Seven: An Exhibition by Seven Photographers
October 11-November 6
Opening Reception: Sunday, October 16, 3-6pm
Kehler Liddell Gallery is pleased to present “Seven,” a group show by seven photographic artists. Featuring the work of Rod Cook, Matthew Garrett, Andrew Hogan, Keith Johnson, Hank Paper, Alan Shulik, and Marjorie Wolfe. This unique exhibition is a testament to the diversity of styles and esthetics within the photographic medium. The diverse methods used by the seven artists include Platinum palladium process, multiple image printing and photojournalism.
Rod Cook !s photographs offer rare moments of surreal beauty. Each image is a glimpse into an intimate gesture – sometimes haunting, other times reminiscent of a comforting memory. Using the Platinum/Palladium process – a technical process in which a light sensitive emulsion is coated directly on the surface of a sheet of paper – Cook's photographs exhibit a stunning, soft luminosity that evoke a deep emotional response within the viewer.
Matthew Garrett is a photographer who extracts uncanny and strange images from urban and suburban environments. His photographs isolate murmurs from the rhythms of our daily surroundings. Garrett transforms familiar spaces into mysterious, meditative spaces. His compositions play with light intensity and utilize spacial juxtapositions to create signature, dramatic visual effects.
Andrew Hogan's photographs capture fleeting moments of emotion that are indefinable by words alone: Mere glimpses or gestures that can suggest anentire life story. His photographs reveal fleeting moments of personal history and their underlying emotions that are undiminished by time. Hogan captures these powerful emotional stories in their beauty and mystery. His images uncover what is hidden in our everyday lives, and show how time and distance affect our personal realities and perceptions.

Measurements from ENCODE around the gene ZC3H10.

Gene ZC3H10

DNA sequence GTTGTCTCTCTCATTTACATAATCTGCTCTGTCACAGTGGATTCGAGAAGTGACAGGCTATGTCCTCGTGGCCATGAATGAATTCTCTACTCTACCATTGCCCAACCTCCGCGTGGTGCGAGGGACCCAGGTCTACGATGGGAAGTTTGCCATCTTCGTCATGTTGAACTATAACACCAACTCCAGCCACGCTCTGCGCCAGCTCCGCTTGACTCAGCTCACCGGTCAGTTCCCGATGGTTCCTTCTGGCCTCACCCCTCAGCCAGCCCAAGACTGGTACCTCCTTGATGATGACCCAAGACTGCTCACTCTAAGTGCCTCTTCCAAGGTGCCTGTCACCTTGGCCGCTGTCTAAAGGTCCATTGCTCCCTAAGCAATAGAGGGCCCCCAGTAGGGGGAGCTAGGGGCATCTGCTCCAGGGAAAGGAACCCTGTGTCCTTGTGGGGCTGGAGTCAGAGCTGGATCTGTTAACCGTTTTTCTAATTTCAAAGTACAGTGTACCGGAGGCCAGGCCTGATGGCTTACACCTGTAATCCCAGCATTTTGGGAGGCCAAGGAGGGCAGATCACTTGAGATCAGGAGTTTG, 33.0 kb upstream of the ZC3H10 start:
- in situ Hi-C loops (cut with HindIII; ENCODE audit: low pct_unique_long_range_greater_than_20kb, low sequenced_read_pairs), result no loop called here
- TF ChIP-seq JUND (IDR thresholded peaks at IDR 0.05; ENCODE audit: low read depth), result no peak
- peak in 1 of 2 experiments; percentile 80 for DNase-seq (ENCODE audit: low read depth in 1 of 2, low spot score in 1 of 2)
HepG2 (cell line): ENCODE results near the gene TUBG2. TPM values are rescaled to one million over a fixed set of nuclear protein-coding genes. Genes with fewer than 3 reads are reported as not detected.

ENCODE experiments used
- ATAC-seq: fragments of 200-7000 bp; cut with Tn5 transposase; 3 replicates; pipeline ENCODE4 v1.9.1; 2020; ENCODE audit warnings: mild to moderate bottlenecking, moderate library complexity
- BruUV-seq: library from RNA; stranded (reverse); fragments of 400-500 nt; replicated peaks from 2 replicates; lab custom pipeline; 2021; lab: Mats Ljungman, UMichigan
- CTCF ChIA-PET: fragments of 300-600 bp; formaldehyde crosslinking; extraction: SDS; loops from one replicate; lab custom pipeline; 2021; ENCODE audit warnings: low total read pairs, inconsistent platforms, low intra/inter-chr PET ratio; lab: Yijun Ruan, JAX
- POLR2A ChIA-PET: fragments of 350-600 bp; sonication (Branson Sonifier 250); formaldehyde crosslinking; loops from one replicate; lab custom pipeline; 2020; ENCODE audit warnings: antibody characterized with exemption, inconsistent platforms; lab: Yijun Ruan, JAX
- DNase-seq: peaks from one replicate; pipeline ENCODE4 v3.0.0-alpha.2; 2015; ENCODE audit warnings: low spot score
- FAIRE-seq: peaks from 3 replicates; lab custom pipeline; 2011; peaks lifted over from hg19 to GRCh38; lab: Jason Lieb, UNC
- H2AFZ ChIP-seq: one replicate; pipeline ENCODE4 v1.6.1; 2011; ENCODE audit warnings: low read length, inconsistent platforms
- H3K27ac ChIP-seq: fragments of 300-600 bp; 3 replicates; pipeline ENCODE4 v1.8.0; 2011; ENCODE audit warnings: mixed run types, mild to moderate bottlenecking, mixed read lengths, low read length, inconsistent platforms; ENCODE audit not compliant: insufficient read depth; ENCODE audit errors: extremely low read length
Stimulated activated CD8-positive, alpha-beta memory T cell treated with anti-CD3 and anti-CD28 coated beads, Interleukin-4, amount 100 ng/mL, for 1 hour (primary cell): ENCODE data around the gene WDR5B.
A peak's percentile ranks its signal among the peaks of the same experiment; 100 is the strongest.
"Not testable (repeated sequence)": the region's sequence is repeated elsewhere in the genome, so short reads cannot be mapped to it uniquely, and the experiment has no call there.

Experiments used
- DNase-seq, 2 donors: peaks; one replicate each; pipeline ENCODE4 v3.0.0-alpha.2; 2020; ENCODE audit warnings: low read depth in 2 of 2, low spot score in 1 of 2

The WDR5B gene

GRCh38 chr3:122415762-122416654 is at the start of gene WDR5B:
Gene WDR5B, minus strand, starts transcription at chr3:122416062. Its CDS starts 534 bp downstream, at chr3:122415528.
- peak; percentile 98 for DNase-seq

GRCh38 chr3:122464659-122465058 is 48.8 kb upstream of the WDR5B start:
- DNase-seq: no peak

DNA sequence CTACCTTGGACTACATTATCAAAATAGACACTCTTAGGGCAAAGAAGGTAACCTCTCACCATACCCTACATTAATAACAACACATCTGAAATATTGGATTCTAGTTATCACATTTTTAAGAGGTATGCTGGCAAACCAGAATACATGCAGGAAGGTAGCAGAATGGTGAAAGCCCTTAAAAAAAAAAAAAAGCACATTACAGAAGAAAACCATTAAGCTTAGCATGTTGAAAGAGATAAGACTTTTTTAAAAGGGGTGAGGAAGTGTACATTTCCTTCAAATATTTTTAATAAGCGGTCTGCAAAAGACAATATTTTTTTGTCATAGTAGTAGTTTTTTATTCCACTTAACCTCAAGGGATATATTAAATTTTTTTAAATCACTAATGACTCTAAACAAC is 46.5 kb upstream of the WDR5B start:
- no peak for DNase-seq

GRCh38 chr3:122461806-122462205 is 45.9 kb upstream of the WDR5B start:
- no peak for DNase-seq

Keith Johnson makes photographs that are an investigation of extended imagery. By printing multiple images on a single piece of paper, Johnson is able to push the photograph beyond the single print, into a grid work that creates new frames and connections between images. The juxtaposition of multiple pictures steers the viewer!s focus to the idea of the image - toward the image!s string of potential suggested by layers of graphic detail.
Hank Paper !s photographs are from a series entitled “Island Life.” Paper shoots in an intuitive, photojournalistic style that allows the true nature of his subjects to be seen, often in juxtaposition with their absurd nature. Paper!s photographs can be viewed as testimonies of people in their every day life. However, his often humorous images do more than just expose the ordinary. They puncture the viewer!s preconceived notions of his fellow man by revealing his subjects in unexpected roles and contexts that both surprise and sometimes astonish.
Alan Shulik paints with the lens of the camera in such a way as to produce abstract-surrealist images that conjure up ethereal, dream-like experiences. The images he will exhibit in this show are landscape photographs depicting the coastlines of Maine and Connecticut. Possessing a quiet, ethereal quality, these images are at once fleeting glances and moments of stillness.